According to artistic director Kip Williams, staging The Picture Of Dorian Gray each night is as challenging as landing a 747.
There are six giant digital screens rigged to fly across the stage, five operators marshalling live cameras, and three mobile phones recording footage during the show.
They are all focused on one actor, Eryn Jean Norvill, who plays more than two dozen different characters in a tour-de-force that has played to standing ovations every night in Sydney and Adelaide.
The show will premiere in Melbourne on Wednesday before heading to Broadway and the West End.
Showing reporters some of the technical tricks of the performance ahead of the opening night, Mr Williams said while he was creating the show during COVID lockdowns, he never imagined it would tour internationally.
"There was something about having had this period where we hadn't been able to do what we love to do, that made us all come together and say we want to make something bigger and bolder and more exciting than we'd ever done before," Mr Williams told AAP.
Oscar Wilde's novel follows a young man wishing for eternal youth who lives a life of meaningless luxury in a world obsessed with beauty, while a hidden portrait of him reveals that he is truly ugly.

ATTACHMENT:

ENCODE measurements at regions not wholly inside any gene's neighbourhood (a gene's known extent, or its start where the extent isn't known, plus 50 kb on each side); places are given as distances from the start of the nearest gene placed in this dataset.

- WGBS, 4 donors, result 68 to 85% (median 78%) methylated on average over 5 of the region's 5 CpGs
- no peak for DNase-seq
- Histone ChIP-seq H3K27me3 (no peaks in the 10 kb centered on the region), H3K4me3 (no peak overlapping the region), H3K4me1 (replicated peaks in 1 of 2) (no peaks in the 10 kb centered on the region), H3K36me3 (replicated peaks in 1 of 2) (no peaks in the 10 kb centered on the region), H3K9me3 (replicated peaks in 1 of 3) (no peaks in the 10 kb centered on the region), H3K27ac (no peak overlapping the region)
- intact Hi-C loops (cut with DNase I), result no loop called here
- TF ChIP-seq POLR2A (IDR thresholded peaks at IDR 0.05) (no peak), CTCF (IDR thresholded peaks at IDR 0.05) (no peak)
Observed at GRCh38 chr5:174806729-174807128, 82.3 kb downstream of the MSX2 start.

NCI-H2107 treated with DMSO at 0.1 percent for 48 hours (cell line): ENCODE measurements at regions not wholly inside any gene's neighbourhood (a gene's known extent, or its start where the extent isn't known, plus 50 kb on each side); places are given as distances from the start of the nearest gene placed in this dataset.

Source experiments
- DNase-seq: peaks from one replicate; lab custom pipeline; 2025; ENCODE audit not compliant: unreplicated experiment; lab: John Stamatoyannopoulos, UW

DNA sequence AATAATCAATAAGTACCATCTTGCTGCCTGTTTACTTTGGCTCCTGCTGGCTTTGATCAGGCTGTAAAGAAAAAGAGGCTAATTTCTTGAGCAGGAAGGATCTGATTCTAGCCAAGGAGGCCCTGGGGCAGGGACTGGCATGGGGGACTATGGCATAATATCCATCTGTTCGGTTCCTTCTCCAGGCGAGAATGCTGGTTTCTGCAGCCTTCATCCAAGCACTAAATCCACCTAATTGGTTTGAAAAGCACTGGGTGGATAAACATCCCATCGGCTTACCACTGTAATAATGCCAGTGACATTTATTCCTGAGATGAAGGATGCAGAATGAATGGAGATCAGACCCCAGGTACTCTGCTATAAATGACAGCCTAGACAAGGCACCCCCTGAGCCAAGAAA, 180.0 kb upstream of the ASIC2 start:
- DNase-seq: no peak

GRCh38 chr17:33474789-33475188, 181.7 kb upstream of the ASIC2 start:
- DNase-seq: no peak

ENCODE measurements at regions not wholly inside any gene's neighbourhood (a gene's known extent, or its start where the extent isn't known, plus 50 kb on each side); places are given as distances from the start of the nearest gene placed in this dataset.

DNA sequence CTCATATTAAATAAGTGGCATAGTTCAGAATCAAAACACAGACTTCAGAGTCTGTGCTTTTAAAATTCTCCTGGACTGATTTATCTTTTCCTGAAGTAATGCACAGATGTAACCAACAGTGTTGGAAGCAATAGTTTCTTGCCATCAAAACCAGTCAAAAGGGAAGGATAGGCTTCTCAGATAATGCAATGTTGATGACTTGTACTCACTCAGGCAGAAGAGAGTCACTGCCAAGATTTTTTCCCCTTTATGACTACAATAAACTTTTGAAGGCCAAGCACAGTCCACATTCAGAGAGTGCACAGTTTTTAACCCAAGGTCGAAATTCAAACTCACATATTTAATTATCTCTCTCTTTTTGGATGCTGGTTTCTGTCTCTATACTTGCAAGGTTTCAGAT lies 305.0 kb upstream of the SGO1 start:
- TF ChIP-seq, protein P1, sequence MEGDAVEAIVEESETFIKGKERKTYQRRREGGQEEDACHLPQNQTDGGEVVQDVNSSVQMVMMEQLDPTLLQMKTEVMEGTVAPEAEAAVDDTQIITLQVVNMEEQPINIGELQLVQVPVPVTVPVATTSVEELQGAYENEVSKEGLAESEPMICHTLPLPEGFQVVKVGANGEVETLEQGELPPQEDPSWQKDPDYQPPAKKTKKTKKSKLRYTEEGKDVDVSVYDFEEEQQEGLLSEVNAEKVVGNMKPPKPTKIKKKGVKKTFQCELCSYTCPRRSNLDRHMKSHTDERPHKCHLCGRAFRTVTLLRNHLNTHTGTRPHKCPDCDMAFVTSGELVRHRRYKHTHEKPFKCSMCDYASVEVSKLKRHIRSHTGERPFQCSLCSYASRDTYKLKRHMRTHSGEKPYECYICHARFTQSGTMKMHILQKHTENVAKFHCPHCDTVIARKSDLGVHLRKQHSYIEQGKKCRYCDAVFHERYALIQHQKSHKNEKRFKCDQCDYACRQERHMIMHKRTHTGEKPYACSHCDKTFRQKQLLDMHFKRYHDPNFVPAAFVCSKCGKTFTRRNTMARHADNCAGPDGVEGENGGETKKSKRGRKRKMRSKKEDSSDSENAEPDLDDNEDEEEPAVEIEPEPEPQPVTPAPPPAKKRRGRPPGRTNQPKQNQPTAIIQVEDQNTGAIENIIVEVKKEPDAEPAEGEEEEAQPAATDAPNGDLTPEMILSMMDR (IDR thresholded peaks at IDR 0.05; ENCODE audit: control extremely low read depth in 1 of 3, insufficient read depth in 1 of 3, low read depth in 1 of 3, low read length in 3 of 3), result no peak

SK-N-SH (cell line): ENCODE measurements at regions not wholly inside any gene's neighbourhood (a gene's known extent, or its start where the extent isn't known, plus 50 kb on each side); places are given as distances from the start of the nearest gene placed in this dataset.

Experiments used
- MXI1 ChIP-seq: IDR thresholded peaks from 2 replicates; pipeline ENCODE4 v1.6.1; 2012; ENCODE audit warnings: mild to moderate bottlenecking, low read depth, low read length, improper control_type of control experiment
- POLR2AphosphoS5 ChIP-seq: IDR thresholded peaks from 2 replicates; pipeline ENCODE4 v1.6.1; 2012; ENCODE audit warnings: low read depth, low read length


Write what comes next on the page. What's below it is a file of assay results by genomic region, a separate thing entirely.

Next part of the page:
It's a story that speaks to the preoccupations of contemporary life, according to Mr Williams.
Ms Norvill's challenge in telling that story each night is immense, with more than 200 marks onstage she must hit precisely for the filmic elements of the show to succeed.
Sometimes things do go "slightly haywire", Mr Williams said, but Ms Norvill brings the crowd along for the ride.
"If anything, it makes it more exciting for the audience because they're in on the journey of making this extraordinarily ambitious thing happen every night," he said.
One of the most impressive parts of the show, according to Mr Williams, is the curtain call, when the whole crew joins Ms Norvill onstage, revealing the army that has brought the show to life.
Designer Marg Horwell said the show takes just as much from cinema, photography, and even reality television, as it does from stage traditions.
"It's actually less influenced by theatre and more by what we're seeing in the world at the moment, especially on our computers and in lockdown," Ms Horwell told AAP.
With the coronavirus a constant worry for the cast and crew of every show playing at the moment, Dorian Gray has been blessed by the theatre gods, with Ms Norvill and backup actress Nikki Shiels so far unaffected, Mr Williams said.
The Picture Of Dorian Gray is at the Playhouse at the Arts Centre in Melbourne until July 31 as part of the Rising festival.